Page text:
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Marx After Marxism encourages readers to understand Karl Marx in new ways, unencumbered by political Marxist interpretations that have long dominated the discussions of both Marxists and non-Marxists. This volume gives a broad and accessible account of Marx's philosophy and emphasizes his relationship to Hegel. Marxism has always claimed and still claims a privileged relation to Marx's theories. It typically presents a view of Marx that is widely accepted by Marxists, non-Marxists, and even anti-Marxists, unfortunately without careful scrutiny. This book argues that political Marxist influence obscures, transforms, distorts, and renders inaccessible Marx's basic philosophical insights. It concentrates on recovering Marx's philosophical ideas not in opposition to, but rather within, the larger Hegelian framework. Now that we have seen the end of political Marxism's peak global influence, it is possible, for perhaps the first time, to depict Marx as a philosopher who began to think within, and remained within, the German philosophical tradition.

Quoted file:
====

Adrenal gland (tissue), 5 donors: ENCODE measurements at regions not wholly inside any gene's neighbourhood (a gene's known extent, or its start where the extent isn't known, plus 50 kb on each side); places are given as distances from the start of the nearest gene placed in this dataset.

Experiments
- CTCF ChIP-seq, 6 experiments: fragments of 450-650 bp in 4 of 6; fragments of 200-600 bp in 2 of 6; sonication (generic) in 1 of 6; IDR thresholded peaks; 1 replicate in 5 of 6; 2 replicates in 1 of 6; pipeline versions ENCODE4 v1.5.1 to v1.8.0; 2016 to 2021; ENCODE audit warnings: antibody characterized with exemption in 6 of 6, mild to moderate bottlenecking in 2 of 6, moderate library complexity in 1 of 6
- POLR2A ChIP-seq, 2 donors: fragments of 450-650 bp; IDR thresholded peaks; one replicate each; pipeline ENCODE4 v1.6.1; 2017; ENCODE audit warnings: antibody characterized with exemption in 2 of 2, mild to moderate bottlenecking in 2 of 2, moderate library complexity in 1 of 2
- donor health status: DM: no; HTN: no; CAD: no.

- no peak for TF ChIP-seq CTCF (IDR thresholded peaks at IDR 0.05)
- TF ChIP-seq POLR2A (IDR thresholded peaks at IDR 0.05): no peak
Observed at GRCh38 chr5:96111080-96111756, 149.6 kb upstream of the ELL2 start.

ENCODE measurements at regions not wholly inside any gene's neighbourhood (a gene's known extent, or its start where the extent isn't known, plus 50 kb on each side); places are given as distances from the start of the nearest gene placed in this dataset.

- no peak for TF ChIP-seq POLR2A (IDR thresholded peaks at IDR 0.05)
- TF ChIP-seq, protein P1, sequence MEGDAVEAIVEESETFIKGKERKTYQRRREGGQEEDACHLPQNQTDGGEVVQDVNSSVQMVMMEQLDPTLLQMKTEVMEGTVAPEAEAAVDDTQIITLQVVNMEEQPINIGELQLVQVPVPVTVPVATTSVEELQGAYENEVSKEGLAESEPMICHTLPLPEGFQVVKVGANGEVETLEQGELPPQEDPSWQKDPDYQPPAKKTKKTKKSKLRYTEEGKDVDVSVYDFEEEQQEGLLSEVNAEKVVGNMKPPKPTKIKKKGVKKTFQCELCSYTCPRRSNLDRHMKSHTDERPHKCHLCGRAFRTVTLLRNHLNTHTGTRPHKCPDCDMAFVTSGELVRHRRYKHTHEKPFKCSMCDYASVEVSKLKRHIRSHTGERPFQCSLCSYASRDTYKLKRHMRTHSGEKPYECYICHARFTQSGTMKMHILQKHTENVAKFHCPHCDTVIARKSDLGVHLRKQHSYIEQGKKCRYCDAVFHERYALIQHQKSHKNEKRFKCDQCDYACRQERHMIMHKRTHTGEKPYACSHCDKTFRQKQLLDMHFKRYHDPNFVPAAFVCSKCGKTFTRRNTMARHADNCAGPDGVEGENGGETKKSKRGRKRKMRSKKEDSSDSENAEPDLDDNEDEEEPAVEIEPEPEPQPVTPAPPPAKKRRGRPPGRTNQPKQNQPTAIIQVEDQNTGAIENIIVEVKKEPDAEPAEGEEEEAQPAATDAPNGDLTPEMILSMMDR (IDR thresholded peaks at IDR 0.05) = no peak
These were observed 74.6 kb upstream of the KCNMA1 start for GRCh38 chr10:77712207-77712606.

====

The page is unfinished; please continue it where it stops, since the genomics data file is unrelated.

Tom Rockmore is Professor of Philosophy at Duquesne University. He is author of numerous books, including Cognition: An Introduction to Hegel's Phenomenology of Spirit (1997) and On Heidegger's Nazism and Philosophy (second edition,1997), and editor of Interpretation in Art, Literature and Science (Blackwell 2000).